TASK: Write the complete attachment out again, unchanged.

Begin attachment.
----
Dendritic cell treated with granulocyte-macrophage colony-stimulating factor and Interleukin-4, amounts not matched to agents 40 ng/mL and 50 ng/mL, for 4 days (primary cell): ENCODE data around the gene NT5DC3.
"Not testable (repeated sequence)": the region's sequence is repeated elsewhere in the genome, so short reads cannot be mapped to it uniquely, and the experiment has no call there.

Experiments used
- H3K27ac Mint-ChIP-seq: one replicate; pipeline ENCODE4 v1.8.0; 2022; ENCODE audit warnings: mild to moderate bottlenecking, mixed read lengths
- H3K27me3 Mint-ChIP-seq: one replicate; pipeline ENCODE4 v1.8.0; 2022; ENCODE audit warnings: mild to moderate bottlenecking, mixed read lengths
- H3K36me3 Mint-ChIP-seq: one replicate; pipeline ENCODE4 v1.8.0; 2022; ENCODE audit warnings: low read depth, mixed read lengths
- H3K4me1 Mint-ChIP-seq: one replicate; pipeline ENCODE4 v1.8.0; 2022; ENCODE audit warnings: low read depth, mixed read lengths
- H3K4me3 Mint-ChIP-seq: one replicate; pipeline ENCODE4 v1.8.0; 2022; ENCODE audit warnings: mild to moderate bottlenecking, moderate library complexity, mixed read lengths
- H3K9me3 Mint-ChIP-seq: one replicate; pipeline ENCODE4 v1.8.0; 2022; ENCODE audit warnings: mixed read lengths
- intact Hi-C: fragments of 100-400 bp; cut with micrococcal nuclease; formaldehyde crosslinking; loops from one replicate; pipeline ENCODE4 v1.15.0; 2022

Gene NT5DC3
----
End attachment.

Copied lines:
Dendritic cell treated with granulocyte-macrophage colony-stimulating factor and Interleukin-4, amounts not matched to agents 40 ng/mL and 50 ng/mL, for 4 days (primary cell): ENCODE data around the gene NT5DC3.
"Not testable (repeated sequence)": the region's sequence is repeated elsewhere in the genome, so short reads cannot be mapped to it uniquely, and the experiment has no call there.

Experiments used
- H3K27ac Mint-ChIP-seq: one replicate; pipeline ENCODE4 v1.8.0; 2022; ENCODE audit warnings: mild to moderate bottlenecking, mixed read lengths
- H3K27me3 Mint-ChIP-seq: one replicate; pipeline ENCODE4 v1.8.0; 2022; ENCODE audit warnings: mild to moderate bottlenecking, mixed read lengths
- H3K36me3 Mint-ChIP-seq: one replicate; pipeline ENCODE4 v1.8.0; 2022; ENCODE audit warnings: low read depth, mixed read lengths
- H3K4me1 Mint-ChIP-seq: one replicate; pipeline ENCODE4 v1.8.0; 2022; ENCODE audit warnings: low read depth, mixed read lengths
- H3K4me3 Mint-ChIP-seq: one replicate; pipeline ENCODE4 v1.8.0; 2022; ENCODE audit warnings: mild to moderate bottlenecking, moderate library complexity, mixed read lengths
- H3K9me3 Mint-ChIP-seq: one replicate; pipeline ENCODE4 v1.8.0; 2022; ENCODE audit warnings: mixed read lengths
- intact Hi-C: fragments of 100-400 bp; cut with micrococcal nuclease; formaldehyde crosslinking; loops from one replicate; pipeline ENCODE4 v1.15.0; 2022

Gene NT5DC3